Biblical Archaeology Review 41:6, November/December 2015

Dolphin in the Desert

Ahoy there, Flipper! What are you doing in the Negev?

Israel Antiquities Authority (IAA) archaeologists excavating this past February and March near Kibbutz Magen in Israel uncovered an ancient dolphin statue dating back about 2,000 years. The statue depicts a dolphin diving downward with a fish in its mouth.

Kibbutz Magen is located in the northwestern Negev desert, close to the border of the Gaza Strip. The IAA archaeologists discovered the marble statue within the ruins of a late Byzantine–early Umayyad period (fourth–seventh centuries C.E.) settlement. Alexander Fraiberg, who led the excavation, believes the marble statue dates to the Roman period and thus pre-dates the building in which it was found.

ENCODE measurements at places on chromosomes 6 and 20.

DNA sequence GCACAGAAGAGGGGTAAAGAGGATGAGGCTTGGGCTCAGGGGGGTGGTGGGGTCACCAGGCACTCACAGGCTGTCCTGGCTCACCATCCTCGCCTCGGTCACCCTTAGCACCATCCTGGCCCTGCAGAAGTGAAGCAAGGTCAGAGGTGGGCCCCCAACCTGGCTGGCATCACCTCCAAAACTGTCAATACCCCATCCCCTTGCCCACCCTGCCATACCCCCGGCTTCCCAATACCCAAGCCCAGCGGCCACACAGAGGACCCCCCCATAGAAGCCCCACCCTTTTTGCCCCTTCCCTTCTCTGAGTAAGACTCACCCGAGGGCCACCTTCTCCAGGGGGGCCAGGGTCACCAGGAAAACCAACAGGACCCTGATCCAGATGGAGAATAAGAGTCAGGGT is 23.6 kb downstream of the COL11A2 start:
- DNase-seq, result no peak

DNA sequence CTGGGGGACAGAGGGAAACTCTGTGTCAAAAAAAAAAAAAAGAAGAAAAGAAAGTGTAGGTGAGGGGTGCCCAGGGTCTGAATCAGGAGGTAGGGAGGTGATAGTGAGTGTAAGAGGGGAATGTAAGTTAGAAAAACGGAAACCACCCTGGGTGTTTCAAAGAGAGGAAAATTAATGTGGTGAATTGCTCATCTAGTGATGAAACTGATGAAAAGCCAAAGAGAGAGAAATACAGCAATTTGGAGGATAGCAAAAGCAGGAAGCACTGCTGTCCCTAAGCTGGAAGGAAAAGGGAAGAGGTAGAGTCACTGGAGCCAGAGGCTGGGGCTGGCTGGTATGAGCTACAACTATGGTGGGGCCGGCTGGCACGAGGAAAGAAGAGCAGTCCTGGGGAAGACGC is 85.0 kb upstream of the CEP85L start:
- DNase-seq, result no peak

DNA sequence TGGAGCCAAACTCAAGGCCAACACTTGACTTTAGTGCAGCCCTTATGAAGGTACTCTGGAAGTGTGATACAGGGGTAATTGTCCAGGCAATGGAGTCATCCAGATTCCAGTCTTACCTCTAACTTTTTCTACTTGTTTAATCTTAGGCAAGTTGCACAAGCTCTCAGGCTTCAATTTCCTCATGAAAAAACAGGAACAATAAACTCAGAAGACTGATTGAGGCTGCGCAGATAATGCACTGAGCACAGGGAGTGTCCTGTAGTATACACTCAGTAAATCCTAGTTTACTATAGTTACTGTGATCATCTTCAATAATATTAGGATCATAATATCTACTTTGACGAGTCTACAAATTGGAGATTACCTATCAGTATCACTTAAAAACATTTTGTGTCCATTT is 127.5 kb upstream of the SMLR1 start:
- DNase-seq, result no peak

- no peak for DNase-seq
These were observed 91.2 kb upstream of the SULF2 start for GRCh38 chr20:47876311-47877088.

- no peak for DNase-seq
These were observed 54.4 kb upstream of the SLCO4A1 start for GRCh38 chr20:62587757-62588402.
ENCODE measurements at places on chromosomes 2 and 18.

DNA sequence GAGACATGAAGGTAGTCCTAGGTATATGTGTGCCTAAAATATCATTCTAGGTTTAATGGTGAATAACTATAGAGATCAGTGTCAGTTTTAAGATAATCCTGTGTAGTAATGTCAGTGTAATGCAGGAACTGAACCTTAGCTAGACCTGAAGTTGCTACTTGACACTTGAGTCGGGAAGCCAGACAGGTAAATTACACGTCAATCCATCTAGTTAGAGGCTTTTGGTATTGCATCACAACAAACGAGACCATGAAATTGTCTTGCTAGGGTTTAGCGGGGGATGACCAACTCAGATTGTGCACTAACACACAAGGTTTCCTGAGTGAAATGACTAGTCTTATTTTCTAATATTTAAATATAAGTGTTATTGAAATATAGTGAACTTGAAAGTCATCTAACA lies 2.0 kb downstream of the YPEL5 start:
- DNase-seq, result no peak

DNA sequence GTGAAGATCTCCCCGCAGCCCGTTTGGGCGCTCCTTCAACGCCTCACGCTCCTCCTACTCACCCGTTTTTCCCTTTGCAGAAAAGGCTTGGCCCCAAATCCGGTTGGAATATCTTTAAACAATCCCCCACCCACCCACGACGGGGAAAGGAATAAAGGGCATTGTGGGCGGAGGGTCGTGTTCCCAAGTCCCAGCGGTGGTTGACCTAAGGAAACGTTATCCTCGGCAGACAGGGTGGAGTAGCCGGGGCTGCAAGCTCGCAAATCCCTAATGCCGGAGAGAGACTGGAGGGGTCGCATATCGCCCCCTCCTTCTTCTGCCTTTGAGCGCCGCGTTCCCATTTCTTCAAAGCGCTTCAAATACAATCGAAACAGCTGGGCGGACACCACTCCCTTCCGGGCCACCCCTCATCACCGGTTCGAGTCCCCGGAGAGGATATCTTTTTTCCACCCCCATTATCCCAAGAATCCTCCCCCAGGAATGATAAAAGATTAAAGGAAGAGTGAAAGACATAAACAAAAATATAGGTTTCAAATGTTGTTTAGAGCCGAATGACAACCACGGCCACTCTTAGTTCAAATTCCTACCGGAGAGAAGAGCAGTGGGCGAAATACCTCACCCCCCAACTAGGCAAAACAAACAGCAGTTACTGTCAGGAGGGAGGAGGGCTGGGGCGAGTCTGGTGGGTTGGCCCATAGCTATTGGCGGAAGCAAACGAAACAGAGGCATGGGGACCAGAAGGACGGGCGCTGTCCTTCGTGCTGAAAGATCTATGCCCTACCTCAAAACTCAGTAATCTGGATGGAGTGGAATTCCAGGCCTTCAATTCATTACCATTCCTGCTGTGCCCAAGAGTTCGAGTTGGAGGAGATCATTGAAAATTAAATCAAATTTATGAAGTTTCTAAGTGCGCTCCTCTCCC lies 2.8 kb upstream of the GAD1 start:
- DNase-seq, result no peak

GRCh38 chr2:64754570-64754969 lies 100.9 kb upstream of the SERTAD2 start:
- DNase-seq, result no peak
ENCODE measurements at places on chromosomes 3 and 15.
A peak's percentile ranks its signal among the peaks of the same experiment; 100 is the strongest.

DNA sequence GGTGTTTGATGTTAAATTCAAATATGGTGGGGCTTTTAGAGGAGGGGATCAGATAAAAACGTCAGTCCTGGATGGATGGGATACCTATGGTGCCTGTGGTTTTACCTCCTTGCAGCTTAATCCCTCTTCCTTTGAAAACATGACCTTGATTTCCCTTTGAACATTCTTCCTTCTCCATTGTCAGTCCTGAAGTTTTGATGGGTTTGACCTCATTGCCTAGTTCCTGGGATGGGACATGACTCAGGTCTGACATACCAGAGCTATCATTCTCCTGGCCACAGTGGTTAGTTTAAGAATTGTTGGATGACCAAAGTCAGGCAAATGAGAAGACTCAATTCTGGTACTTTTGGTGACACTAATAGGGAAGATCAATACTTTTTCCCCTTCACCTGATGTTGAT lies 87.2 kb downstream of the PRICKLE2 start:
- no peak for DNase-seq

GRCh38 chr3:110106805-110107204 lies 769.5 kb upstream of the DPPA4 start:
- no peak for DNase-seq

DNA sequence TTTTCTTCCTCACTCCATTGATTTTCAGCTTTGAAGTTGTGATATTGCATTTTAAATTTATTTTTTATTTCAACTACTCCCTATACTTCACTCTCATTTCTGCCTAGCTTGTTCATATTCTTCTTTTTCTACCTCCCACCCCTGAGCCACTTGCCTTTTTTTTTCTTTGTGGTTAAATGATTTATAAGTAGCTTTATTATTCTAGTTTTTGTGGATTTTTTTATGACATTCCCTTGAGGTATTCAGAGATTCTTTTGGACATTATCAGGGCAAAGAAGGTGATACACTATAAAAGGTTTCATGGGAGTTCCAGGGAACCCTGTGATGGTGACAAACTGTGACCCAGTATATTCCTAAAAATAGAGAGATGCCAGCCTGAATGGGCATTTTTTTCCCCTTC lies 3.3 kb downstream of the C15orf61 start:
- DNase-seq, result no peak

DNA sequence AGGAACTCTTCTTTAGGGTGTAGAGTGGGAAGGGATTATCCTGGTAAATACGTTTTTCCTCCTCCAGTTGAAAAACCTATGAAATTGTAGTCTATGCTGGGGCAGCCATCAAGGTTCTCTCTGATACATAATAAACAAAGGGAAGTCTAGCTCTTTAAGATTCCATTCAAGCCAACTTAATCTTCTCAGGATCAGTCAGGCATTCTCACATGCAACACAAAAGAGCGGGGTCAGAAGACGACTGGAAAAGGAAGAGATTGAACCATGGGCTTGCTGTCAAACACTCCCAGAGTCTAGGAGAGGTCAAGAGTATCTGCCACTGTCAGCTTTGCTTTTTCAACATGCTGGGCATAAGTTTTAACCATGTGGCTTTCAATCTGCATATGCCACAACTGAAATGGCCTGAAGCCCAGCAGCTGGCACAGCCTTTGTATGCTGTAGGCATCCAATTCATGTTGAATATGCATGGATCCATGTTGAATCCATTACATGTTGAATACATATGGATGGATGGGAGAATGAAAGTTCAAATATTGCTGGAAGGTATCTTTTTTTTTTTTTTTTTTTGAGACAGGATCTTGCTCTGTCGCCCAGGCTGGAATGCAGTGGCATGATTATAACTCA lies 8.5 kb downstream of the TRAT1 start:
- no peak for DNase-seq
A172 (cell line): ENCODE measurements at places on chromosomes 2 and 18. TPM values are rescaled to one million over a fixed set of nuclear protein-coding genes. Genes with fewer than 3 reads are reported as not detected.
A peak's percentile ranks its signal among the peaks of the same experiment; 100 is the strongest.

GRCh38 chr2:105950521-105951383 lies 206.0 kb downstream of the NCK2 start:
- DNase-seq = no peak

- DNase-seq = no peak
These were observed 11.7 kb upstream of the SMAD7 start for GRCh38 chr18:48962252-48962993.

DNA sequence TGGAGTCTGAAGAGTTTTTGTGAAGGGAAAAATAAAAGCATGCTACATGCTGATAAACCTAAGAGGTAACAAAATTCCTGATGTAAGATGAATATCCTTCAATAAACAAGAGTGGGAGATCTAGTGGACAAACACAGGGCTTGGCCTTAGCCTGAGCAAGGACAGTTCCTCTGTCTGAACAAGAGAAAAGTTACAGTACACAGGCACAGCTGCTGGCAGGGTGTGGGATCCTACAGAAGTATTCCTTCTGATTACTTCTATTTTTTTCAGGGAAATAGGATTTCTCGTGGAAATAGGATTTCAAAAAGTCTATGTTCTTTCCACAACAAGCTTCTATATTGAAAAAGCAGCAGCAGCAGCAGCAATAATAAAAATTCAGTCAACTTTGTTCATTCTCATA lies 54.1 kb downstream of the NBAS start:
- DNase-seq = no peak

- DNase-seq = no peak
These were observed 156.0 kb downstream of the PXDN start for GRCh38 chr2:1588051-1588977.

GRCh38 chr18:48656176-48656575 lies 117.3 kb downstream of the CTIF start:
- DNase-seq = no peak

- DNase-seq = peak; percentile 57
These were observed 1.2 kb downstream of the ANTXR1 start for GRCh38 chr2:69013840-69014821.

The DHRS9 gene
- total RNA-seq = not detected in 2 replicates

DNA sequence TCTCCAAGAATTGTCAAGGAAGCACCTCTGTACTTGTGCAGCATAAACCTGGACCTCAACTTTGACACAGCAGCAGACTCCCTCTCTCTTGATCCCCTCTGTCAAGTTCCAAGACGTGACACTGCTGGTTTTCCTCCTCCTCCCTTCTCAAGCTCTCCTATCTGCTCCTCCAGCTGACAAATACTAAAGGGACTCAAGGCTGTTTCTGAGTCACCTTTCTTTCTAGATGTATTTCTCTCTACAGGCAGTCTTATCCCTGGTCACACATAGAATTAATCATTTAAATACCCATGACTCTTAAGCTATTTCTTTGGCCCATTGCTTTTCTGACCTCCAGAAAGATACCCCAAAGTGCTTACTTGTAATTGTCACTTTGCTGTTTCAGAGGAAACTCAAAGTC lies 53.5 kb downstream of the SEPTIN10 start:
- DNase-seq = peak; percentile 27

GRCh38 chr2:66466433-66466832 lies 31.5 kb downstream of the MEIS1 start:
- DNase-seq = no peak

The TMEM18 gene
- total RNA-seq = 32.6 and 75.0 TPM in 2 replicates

The archaeologists think that the ancient dolphin statue—the remains of which measure just under a foot and a half—could have been part of a life-size sculpture depicting a god or goddess associated with dolphins.

“It is possible that the statue was of the [Greek] goddess of love and beauty, Aphrodite, who was born from seafoam,” IAA archaeologist Rina Avner explains. “It is also possible that the statue was of Poseidon, god of the sea.”

The dolphin was a common motif in ancient Mediterranean art across millennia, from Minoan wall paintings to Greek vase paintings to Roman statuary.

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